Two Birds and One Stone

Someone also brought up a good point about Taiwan, and how Taiwan fits into the balance of power dispute between the United States, Russia, and China. In a sense, the war between Russia and Ukraine is shaping up to be a war-by-proxy between the United States and China. And the baseless and senseless expectation on the part of Washington is that the United States can go ahead and help its own proxy, namely, Ukraine, in violation, one must note, of the ‘Minsk Agreements’ while China should back off from its own proxy Russia and not do anything. In turn, China is expected to sit there and absorb the insults and the “warnings” from Washington as if Beijing can be told what to do at this point or can be controlled in some manner. 

But given that Beijing cannot be controlled or told what to do by anyone, the theory on the part of certain parties in international society is that Beijing could possibly be enticed or incentivized to back off from Russia. How to get China to back off from Russia is if the United States backs off from Taiwan, according to certain thinkers. Thus, the idea is such that if the United States were willing enough to back off from Taiwan, then China could perhaps agree to back off from Russia as it pertains to its war against Ukraine. Although this is a practical idea and it is an idea which could play out in reality, there is also the possibility that China can hit “two birds with one stone” in the sense that China can get Taiwan down the road if it were to first and foremost solidify and render permanent the shift in the global balance of power by fomenting an alternative bloc or parallel pole through Russia in the international system. 

Nevertheless, China did warn many years ago through its ambassador in Washington that if Taiwan were continuously used as a prod against the side of China by the United States, China would “wage proxy wars” against the United States “everywhere.” Hence, it is likely that there are two broad or overarching trends which are fomenting and arising in relation to the particular and specific issues such as Ukraine or the triangular relationship of the major powers, both of which are interconnected. For one, there is an Eastern bloc that is arising in the international system which includes China at its core and is interdependent with China, and second, Taiwan is going to be up for grabs for China sometime down the road given that the United States is no longer in control of international affairs.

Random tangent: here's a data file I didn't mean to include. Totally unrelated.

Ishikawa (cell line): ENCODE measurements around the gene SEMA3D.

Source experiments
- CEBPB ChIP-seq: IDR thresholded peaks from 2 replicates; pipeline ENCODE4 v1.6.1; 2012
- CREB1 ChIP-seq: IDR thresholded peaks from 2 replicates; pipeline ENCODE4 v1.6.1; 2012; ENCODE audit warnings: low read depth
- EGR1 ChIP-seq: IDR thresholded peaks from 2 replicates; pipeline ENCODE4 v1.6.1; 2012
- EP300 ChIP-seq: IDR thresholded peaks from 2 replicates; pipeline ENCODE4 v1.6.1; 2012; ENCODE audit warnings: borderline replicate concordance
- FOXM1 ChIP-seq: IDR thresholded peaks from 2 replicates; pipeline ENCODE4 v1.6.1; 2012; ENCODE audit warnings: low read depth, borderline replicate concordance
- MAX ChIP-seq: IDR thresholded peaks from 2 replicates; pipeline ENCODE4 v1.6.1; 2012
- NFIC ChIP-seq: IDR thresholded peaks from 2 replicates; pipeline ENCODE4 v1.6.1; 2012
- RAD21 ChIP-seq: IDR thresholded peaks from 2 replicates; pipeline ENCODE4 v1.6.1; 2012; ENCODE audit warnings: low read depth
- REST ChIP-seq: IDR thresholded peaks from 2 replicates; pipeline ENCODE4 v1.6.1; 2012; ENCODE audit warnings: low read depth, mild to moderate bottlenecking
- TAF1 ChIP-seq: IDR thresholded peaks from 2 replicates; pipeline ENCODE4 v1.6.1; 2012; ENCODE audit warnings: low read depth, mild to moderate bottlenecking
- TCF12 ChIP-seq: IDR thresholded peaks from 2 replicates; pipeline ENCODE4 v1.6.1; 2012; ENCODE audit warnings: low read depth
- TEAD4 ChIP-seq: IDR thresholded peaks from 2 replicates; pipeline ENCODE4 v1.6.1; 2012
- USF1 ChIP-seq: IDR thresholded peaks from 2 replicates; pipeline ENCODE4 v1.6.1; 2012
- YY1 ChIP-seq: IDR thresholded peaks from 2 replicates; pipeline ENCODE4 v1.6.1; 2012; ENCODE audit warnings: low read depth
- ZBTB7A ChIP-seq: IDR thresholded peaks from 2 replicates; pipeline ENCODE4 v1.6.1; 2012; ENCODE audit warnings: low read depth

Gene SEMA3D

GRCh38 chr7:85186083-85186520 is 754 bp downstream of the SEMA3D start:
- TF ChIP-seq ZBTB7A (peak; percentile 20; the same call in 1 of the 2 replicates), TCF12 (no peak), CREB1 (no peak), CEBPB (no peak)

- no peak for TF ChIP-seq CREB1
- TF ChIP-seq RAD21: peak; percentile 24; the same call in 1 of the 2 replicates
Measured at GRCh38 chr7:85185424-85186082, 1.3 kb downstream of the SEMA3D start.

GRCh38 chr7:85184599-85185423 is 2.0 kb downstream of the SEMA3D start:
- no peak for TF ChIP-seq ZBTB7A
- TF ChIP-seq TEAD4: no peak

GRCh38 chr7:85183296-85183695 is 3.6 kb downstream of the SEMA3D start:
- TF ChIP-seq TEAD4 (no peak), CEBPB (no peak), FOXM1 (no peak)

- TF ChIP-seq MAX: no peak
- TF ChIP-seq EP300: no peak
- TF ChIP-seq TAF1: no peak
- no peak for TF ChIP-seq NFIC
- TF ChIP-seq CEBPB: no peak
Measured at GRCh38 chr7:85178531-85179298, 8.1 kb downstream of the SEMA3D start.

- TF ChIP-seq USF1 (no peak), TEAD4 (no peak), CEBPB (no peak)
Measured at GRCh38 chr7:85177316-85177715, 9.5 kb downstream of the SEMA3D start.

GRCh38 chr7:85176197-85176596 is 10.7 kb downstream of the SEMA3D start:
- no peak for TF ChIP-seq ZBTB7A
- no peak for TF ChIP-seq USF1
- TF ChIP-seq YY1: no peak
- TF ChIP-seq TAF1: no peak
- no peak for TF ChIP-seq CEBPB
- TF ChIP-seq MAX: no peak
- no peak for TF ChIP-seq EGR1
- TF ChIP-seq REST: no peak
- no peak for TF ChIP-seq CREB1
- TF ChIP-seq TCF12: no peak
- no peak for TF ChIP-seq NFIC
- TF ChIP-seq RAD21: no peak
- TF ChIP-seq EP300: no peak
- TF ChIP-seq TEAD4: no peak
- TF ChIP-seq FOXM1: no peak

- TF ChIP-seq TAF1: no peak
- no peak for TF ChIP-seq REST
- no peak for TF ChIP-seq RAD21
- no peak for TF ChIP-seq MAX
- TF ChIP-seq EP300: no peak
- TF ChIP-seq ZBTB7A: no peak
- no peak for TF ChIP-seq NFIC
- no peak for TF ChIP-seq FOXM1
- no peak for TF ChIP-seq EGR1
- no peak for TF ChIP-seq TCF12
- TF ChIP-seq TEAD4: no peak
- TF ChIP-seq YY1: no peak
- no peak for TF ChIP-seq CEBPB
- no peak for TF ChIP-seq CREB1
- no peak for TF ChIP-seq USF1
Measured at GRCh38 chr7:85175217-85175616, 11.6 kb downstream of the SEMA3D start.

So if Washington is not in control of international affairs and cannot control what China does, then what can Washington control over the next couple of years? Simply put, Washington will have to put all of its focus on the issue of renewing credibility and legitimacy at home and doing the right thing per se so that it can salvage its own bloc and pole in the international system. The rise of China and the rise of an Eastern bloc that is led by China and is mutually interdependent with China will likely put immense pressures and strains on Washington and its own bloc and pole in the international system down the road. Joe Biden and the officials who work in the White House can woo us and throw dust in our eyes with as many brilliant speeches as they want, and in turn keep on trying to get us to give them the benefit of the doubt one time after another. 

They did, after all, get about 70 percent of Americans to give them the benefit of the doubt yet again after Biden’s ‘State of the Union’ speech. But Washington is wrong to assume that only they are the ones with the brains and that everyone else in the world is stupid. And if the underlying issue of credibility and legitimacy is not resolved in a deeper and more thorough sense, then the brief and temporary renewal of credibility and legitimacy resulting from a speech or two cannot be a panacea or a silver bullet for the deeper and underlying problem which ultimately has no quick fix.

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